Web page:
In order to clarify the role of comets as Earth impactors and bringers of organics to the young planet, we present a study of the influence of tidal splitting in this context. Evidence from Comet Shoemaker-Levy 9 indicates low values for the density and material strength. Such values have been used to model the evolution of a comet in an orbit leading to Earth impact. We find that cometary nuclei impacting the Earth with radii gta 0.1 - 0.3km will split just before doing so. Nuclei of several km radius will split when passing within a distance lta 5-8 Earth radii. Cometary nuclei with radii gta 1km stand a much larger chance of being tidally split than of hitting the Earth. Consequently, streams of fragments and debris form in Earth-crossing orbits more often than large nuclei cause impacts. The mass distribution of impacting material is shifted toward sub-km objects that are apt to air bursting, whereby the survivability of organics may be significantly increased. If the cometary impactors move in orbits where the expected number of passages within Earth's Roche zone is gta 5, we estimate that most of the material reaching Earth's surface and originating in km-sized nuclei will appear in the form of split fragments.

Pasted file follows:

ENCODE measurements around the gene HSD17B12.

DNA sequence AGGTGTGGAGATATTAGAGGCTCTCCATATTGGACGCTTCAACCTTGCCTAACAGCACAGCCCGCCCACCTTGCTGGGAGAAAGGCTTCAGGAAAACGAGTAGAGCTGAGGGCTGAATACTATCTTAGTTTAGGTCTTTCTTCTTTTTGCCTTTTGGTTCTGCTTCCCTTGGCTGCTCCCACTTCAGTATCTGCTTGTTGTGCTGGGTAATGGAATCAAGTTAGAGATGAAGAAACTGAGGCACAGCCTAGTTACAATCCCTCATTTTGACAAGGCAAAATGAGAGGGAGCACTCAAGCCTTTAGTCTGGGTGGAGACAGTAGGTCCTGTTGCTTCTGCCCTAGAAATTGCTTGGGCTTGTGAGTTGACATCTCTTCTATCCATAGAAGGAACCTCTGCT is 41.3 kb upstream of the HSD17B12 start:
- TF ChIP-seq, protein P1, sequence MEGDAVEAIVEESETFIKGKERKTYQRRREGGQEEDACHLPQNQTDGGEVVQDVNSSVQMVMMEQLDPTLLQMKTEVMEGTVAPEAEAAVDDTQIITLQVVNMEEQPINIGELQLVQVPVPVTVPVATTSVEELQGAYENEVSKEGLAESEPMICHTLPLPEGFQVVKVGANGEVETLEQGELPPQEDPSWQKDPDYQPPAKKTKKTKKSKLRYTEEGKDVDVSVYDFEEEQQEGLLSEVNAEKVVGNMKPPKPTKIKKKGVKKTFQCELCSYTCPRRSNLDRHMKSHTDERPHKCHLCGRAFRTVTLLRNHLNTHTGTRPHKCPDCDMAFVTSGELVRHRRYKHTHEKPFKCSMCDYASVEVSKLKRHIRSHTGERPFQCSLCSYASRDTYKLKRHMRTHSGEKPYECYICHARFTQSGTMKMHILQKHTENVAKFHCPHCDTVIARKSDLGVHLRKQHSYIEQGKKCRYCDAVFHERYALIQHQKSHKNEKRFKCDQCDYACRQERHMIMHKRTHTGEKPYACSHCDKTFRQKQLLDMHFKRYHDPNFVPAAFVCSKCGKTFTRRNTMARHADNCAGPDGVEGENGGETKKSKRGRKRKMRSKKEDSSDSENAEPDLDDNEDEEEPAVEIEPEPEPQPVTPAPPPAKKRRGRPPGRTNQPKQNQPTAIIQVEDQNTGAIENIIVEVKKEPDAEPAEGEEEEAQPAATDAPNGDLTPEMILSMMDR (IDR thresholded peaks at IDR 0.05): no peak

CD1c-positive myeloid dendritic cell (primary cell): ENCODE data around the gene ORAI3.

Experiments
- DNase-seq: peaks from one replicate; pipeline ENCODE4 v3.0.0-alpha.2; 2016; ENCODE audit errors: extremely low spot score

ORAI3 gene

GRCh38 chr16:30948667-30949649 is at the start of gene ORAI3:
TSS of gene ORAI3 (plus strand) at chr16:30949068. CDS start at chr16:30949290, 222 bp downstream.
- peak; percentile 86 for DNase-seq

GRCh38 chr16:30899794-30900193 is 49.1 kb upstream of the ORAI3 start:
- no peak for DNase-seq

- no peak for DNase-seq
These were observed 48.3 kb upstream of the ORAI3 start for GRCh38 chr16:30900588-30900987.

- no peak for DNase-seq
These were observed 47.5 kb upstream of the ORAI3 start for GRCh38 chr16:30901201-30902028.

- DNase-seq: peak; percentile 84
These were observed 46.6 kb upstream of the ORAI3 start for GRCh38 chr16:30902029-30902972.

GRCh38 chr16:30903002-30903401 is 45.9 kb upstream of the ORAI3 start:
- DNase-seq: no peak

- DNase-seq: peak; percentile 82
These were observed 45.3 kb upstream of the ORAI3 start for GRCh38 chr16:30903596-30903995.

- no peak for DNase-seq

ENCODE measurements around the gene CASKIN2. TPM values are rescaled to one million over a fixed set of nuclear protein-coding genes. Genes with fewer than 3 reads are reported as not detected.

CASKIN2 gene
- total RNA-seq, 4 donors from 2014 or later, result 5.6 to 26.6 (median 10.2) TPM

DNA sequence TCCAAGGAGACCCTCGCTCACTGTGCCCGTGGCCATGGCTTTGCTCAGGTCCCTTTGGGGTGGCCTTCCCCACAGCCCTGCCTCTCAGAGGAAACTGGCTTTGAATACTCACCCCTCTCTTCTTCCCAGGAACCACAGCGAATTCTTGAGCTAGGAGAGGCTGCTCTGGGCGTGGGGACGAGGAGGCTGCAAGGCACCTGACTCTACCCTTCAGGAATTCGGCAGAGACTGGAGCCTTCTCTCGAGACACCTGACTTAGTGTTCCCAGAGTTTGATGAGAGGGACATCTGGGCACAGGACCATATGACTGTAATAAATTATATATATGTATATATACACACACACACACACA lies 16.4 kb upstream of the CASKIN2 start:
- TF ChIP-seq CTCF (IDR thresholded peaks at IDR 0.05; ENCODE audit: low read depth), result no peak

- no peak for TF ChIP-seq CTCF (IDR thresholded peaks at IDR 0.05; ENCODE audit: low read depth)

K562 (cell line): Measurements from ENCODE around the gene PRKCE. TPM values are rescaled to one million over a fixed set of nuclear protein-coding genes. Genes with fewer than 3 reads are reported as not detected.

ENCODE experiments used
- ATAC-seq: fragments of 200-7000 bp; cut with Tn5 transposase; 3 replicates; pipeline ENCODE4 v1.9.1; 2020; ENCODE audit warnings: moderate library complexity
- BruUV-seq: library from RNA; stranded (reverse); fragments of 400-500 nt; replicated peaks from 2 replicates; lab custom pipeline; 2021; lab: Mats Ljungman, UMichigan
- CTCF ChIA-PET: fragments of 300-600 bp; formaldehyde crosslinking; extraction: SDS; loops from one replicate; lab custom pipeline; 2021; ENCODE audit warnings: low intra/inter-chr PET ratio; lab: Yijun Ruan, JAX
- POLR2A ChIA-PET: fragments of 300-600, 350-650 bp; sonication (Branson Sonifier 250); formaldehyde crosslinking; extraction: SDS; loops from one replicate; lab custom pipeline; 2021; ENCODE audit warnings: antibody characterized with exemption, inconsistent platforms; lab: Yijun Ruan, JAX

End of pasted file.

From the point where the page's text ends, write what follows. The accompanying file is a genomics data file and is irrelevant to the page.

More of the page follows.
IAU Joint Discussion
- Pub Date: